I had left the National Trust car park of Blea Tarn, having filmed an earlier vlog and photography session from Lingmoor Fell. I headed South then joined Wrynose Pass, heading West. I arrived at the Three Shire Stone, rather tired but in hope of coming away with at least one good composition, a goal which all landscape photographers should aim for rather than a multitude of mediocre shots.
Parking at Three Shires was a case of precision parking, half car on the verge, half car on the edges of the Pass, which is a very narrow and winding road. Like all respectful drivers, I intentionally avoided parking on a section designed to allow passing cars to pull over and fellow drivers to continue on. A slight angry urge of speaking my mind hit me as I later saw a group of younger people fail to share my respect and parked exactly where my car would have fit but not allow passing cars to continue on. Kids today, I’m getting old.
I set off hiking to my intended destination of Cold Pike, at 701 metres not the smallest and not the tallest but my journey had been helped from a start that was at an altitude of 393 metres. I did however have the weight of my backpack, although slightly lighter than normal. I had made the decision to restrict myself to taking one lens and leave behind my 16-35 and nifty fifty. This left me with one lens and without that lens, I strongly believed my chances of bagging anything worthy would be difficult. I had brought my faithful and favourite landscape photography lens, my 70-200 f4L.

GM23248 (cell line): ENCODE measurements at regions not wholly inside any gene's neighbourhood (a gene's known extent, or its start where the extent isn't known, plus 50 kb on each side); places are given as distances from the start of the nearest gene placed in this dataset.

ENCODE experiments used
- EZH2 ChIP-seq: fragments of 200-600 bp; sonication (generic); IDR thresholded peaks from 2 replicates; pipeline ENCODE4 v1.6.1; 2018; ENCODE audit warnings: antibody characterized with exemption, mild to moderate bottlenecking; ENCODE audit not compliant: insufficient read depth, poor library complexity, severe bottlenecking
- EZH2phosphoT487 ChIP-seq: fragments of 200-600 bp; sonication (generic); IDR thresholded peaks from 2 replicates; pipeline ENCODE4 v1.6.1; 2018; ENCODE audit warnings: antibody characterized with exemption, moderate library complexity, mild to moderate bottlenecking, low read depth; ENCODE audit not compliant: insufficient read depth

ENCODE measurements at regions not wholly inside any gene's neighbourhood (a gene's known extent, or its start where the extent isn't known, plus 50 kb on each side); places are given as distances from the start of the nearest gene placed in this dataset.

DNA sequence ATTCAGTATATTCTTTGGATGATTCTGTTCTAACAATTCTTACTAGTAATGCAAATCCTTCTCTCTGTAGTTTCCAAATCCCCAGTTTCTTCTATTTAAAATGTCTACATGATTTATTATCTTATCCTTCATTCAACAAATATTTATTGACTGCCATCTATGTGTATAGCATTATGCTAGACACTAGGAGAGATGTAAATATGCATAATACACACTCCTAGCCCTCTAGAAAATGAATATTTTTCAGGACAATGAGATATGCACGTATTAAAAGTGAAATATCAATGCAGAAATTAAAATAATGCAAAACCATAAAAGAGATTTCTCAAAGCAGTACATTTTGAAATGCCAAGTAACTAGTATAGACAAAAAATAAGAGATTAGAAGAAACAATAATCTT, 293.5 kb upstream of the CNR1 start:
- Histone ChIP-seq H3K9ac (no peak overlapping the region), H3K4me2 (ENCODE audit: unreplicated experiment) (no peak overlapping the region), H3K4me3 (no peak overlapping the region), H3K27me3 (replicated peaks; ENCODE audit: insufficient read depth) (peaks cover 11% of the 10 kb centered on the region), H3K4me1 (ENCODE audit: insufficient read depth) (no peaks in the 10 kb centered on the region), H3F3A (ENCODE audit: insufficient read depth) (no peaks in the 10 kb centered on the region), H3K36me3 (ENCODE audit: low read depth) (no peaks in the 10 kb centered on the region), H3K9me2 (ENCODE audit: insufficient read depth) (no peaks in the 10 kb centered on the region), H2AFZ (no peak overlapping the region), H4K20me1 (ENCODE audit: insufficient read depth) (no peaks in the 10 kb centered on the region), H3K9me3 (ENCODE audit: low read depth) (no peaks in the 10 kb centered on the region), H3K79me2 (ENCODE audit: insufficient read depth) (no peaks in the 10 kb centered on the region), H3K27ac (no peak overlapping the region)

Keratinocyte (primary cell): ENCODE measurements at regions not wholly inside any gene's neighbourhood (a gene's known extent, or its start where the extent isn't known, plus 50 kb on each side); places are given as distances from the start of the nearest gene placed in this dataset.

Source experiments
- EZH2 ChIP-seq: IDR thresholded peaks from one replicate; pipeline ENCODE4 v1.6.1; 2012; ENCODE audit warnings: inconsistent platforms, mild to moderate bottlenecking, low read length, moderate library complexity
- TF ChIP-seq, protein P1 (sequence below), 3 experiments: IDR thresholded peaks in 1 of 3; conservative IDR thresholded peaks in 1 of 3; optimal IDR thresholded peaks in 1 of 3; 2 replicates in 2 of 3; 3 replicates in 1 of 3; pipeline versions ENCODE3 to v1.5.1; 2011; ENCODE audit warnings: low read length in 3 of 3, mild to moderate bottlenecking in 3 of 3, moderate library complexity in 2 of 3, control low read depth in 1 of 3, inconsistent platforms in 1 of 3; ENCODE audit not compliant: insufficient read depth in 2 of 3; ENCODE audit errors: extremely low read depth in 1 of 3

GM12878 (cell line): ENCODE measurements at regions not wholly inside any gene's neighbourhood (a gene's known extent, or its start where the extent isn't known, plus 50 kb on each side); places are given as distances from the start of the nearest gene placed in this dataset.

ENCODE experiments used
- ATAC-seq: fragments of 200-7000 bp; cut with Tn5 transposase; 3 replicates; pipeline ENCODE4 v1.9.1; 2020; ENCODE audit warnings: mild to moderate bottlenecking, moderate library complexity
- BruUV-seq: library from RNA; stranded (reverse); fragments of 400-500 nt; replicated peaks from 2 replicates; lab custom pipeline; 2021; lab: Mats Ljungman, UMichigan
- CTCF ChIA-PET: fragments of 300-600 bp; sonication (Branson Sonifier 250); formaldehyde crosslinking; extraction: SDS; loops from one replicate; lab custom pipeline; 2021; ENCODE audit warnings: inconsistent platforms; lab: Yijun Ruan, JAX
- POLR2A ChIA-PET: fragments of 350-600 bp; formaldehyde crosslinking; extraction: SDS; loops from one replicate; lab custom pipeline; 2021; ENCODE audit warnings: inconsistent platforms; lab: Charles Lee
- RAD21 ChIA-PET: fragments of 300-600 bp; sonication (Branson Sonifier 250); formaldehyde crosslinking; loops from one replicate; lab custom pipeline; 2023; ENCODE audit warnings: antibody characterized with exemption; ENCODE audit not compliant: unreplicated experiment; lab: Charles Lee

I spent some time at Red Tarn, managing to capture the wonderfully characterful Bow Fell, a mountain I had climbed 3 times. I hit the grassy path that lead to Cold Pike, climbed the wonderfully shaped array of rock formations and finally tapped my walking poles on the top of the cairn of Cold Pike, another Wainwright bagged. The wind was ferocious and was constantly attacking my face as I glared at the view that unfolded in front of me. Sometimes landscape photographers don’t have to work for a good composition. Sometimes leading lines, a focal point of interest and fabulous contrasting patches present themselves. This was a simple case of planting my tripod on a flat, hard surface, focusing on infinity and clicking away until a pattern of light that pleased me the most hit the fells. Crinkle Crags and Bow Fell on the upper third, a path lit up leading to the point of interest. Life was good.